For their part, food suppliers like to contend they are only feeding us what we want, just trying to keep the customer satisfied. But the reality is that they helped create the prevailing palate, and are now profiting mightily from feeding it. They share in the responsibility of rehabilitating it by providing reformulated products that are genuinely better for our health -- not products that merely pretend to be.

    But the industry is right to note they can't sell what we won't buy! And the precautionary tales they cite -- the fate of McLean Deluxe or Alphabits cereal (nutritionally improved, only to fail commercially) -- are valid. If we want truly better food choices, we have to choose them when they become available!

    So to change demand, we have to change supply; and to change supply, we have to change demand. This has "impasse" written all over it, and it's why we have been stuck on this side of the molehill for so long.

    But I believe we can get over it. Imagine a program in which the "taste for change" is shared by both demand and supply. We might, for instance, develop a public service campaign to raise awareness in the population about the adaptability of taste buds, about that two-week-high hill of taste habituation, and about the need to give new and better-for-you products a trial period of a couple of weeks before reaching a verdict.

    This campaign could, in theory, be timed to anticipate a whole new crop of better-for-you products released by major food companies -- just like movie trailers are released to build the buzz for a new movie. If you've seen a trailer and think you are going to love a movie, you don't walk out if the first few minutes happen to be slow going. You have expectations, and you give them a chance. By the end, you may well wind up loving the film. Could we perhaps cultivate the same "give it a reasonable chance" attitude about new and better-for-us foods?

    Ideally, these products would be subjected to an objective measure of nutritional quality in the R&D phase so we could all be confident they are TRULY better for us, and not merely depend on the company saying so.

    If we prime the public reception for such products, perhaps we would see robust sales when they are introduced. If people know to hang in there for a couple of weeks, they could adjust to the new formulations and actually learn to prefer them.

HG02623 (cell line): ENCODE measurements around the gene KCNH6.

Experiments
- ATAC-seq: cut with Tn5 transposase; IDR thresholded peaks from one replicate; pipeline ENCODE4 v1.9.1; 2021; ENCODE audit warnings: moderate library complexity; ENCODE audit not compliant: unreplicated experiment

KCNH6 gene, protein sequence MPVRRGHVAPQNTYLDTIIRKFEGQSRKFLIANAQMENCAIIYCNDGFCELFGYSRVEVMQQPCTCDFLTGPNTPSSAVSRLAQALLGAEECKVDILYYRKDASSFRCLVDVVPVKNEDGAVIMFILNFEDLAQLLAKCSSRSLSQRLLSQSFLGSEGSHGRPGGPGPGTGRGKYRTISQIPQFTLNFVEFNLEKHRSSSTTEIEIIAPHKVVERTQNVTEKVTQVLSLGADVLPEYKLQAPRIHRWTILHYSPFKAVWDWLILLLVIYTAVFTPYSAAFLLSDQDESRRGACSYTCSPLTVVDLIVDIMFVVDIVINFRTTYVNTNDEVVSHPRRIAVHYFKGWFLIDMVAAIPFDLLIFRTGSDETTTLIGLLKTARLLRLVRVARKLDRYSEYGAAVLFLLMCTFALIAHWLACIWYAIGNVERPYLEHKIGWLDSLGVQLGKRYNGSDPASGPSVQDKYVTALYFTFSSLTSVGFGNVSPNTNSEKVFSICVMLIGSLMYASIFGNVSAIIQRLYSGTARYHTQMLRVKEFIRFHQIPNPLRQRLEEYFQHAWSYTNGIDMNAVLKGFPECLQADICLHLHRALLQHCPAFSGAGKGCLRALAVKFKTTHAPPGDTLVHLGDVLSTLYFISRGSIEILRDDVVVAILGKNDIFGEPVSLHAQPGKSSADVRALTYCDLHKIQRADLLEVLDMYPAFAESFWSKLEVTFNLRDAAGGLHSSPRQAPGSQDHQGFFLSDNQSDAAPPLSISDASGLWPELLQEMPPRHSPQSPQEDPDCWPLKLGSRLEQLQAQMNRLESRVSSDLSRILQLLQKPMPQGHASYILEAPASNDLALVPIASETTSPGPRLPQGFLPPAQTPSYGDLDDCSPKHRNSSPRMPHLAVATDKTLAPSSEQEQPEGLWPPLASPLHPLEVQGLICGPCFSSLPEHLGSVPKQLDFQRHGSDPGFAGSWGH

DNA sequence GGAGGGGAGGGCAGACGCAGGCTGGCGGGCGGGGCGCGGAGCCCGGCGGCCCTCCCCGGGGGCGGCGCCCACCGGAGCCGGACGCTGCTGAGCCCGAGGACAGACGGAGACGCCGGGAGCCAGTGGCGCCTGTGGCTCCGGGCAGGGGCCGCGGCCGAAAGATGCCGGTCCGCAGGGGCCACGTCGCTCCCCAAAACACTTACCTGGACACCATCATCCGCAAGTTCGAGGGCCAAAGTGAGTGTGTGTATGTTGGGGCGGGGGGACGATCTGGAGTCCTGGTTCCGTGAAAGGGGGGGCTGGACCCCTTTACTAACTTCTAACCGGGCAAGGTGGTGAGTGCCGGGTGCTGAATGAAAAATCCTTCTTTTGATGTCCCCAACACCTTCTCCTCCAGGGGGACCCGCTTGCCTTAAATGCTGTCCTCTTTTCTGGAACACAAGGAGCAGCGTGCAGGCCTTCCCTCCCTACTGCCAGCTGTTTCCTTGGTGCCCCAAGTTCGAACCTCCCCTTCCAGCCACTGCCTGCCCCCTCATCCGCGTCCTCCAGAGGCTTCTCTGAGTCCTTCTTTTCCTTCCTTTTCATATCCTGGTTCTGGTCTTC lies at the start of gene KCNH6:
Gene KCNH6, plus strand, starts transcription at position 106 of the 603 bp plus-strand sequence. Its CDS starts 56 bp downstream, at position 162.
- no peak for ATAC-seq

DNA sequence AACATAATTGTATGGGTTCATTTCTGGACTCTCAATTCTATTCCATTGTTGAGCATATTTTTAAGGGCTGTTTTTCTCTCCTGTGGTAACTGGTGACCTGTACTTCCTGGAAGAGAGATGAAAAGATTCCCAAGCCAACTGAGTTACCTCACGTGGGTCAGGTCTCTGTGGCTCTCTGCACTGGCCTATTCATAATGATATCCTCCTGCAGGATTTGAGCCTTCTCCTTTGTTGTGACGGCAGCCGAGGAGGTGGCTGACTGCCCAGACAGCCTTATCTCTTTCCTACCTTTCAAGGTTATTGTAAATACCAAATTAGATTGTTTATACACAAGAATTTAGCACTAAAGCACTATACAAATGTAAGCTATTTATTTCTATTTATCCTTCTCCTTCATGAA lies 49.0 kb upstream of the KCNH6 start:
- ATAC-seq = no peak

And if better-for-you products come to be preferred, it would encourage food companies to produce more of them -- and less of the alternative. Of course we are naturally, genetically adapted to like sweet -- along with salt, fat, calories, and variety. Predilections for all of these favored survival during the long sweep of human history before the advent of agriculture, and for some time afterward.

    Human babies are born with a preference for sweet, and it's a good thing. They might otherwise turn up their tiny noses at the first, critical, life-sustaining substance: mother's milk, sweetened with lactose.

    And that preference for sweet is preserved into adulthood -- because it leads away from poisons, which tend to be bitter, and toward the quickly available energy in honey and wild fruits. Our Stone Age ancestors who didn't like sweet might forego such sustenance, making them less likely to survive and reproduce. And let's face it: People who don't survive to reproduce make very poor ancestors!

    But this is just our nature -- it ignores the power of nurture! Richard Dawkins, arguably the most influential evolutionary biologist since Darwin, argues brilliantly at the close of his seminal book The Selfish Gene that unthinking genes got us here -- but they do not control our destiny! Units of cultural transmission -- units of choice -- called memes can carry the day.